La Liga, Spain’s top professional soccer league, has been slapped with a €250,000 ($280,000) fine for violating user privacy after the league’s official app activated the microphones on user cell phones, El País reports. The app spied on users in an effort to identify bars that were showing pirated streams of soccer games.
Spanish users download the app to get game times, scores, and other information about soccer games. But the app also included a function designed to help the league identify venues that were streaming soccer games without paying the appropriate licensing fees.
The app would use the GPS sensor to determine whether the phone was located in a bar or other venue that might show soccer streams. If it was, the app would listen for audio from a copyrighted game. If a bar was caught streaming a game and didn’t have an appropriate license, the league could demand the bar pay up.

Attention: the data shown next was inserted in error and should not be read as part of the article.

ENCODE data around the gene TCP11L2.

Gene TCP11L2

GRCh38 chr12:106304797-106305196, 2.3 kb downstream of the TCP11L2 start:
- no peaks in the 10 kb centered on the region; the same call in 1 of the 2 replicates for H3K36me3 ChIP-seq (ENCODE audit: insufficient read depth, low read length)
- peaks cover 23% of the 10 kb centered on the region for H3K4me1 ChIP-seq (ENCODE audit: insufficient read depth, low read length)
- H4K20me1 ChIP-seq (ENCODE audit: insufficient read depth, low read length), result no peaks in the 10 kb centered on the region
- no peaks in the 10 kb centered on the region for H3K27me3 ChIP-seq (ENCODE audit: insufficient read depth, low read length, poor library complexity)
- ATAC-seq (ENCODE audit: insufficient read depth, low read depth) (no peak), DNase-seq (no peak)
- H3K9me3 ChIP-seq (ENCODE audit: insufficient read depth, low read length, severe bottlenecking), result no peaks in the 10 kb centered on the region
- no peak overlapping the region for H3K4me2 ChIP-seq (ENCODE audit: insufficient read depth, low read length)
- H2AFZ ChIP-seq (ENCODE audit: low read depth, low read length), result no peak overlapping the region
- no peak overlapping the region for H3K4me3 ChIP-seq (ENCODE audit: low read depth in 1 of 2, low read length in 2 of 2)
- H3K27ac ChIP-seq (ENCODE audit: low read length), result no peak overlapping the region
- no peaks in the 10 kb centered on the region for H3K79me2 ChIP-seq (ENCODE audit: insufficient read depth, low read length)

The app has been downloaded more than 10 million times, according to Reuters.
Europe’s data protection agency ruled that the technology violated user privacy. But according to El País, La Liga insists that its app was in compliance with Spanish privacy laws, and it is planning to appeal the decision. The league says that the app clearly notifies users about the feature and gives them a chance to opt out. The league also said that the app is carefully designed to avoid violating user privacy.
La Liga “states that the technology used is designed to generate exclusively an audio fingerprint,” El País reports. “This fingerprint only contains 0.75% of the information, discarding the remaining 99.25%, so it is technically impossible to interpret or record the voice or human conversations.”
According to the league, this means that it’s not possible to determine the identity of speakers identified by the app or to reconstruct what they said.
In any event, the league says that it will phase out the anti-piracy feature at the end of June.